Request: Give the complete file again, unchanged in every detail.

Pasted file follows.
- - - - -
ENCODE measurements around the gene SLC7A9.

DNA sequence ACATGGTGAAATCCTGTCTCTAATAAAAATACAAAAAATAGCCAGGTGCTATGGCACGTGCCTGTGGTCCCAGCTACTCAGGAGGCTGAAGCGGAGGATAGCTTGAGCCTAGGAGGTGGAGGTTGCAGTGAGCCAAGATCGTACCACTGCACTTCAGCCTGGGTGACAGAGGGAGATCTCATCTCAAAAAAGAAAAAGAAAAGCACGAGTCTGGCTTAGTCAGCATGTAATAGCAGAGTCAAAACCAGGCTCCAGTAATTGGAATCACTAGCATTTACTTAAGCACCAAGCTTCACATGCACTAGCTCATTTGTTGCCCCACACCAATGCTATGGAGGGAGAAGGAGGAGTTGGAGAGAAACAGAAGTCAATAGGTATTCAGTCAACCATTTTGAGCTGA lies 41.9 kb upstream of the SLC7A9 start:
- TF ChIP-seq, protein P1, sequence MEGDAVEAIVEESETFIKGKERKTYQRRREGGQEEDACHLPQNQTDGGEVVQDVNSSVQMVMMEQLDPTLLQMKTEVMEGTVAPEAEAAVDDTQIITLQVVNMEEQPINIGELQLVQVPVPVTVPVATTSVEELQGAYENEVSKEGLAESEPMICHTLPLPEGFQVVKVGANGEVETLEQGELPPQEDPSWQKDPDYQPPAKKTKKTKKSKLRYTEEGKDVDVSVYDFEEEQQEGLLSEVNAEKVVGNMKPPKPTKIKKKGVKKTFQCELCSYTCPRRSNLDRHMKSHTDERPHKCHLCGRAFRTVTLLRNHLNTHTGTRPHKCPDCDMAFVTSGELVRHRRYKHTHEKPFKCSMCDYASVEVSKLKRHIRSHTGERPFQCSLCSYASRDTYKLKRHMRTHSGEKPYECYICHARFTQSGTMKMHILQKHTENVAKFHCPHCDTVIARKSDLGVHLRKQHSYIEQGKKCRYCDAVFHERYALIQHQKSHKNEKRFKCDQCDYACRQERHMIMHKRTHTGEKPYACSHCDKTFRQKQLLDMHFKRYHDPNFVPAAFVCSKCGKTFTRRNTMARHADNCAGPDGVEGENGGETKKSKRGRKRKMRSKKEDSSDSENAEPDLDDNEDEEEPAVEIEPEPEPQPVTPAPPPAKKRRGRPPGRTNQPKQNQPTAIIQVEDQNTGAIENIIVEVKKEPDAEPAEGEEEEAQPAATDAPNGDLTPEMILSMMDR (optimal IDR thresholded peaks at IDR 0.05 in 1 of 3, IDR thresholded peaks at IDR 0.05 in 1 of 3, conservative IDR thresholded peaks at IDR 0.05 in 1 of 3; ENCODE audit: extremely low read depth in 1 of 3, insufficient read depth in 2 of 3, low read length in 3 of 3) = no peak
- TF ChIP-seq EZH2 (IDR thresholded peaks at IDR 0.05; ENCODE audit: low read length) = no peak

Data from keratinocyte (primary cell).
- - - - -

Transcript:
ENCODE measurements around the gene SLC7A9.

DNA sequence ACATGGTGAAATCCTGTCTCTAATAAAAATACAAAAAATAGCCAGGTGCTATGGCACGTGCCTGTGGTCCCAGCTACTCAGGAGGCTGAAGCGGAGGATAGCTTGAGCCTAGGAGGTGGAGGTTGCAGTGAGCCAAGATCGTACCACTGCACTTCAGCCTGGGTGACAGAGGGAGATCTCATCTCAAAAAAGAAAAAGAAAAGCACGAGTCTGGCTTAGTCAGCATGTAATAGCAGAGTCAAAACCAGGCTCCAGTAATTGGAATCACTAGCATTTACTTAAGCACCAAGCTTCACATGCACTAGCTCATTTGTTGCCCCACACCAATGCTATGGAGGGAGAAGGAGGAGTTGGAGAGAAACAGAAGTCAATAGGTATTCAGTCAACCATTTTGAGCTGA lies 41.9 kb upstream of the SLC7A9 start:
- TF ChIP-seq, protein P1, sequence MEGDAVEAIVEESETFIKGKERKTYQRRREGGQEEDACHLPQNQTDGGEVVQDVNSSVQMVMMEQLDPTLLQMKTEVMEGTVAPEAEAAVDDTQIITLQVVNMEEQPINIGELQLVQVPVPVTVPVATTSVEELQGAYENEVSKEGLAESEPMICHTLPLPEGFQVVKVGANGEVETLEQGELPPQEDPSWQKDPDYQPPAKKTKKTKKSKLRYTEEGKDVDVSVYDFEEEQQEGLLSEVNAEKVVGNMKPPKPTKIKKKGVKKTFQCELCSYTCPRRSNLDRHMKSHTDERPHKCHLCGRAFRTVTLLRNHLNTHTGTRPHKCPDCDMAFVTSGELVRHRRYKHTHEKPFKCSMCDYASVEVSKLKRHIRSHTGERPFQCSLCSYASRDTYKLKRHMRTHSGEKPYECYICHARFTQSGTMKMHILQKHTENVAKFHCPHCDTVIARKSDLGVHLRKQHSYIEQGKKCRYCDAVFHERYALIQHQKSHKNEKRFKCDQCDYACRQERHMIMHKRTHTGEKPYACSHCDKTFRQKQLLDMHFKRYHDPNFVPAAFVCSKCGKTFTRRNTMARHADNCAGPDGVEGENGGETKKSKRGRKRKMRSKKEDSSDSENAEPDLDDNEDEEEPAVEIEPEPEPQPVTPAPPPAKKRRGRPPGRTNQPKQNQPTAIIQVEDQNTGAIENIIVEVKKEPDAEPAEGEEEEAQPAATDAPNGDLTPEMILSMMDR (optimal IDR thresholded peaks at IDR 0.05 in 1 of 3, IDR thresholded peaks at IDR 0.05 in 1 of 3, conservative IDR thresholded peaks at IDR 0.05 in 1 of 3; ENCODE audit: extremely low read depth in 1 of 3, insufficient read depth in 2 of 3, low read length in 3 of 3) = no peak
- TF ChIP-seq EZH2 (IDR thresholded peaks at IDR 0.05; ENCODE audit: low read length) = no peak

Data from keratinocyte (primary cell).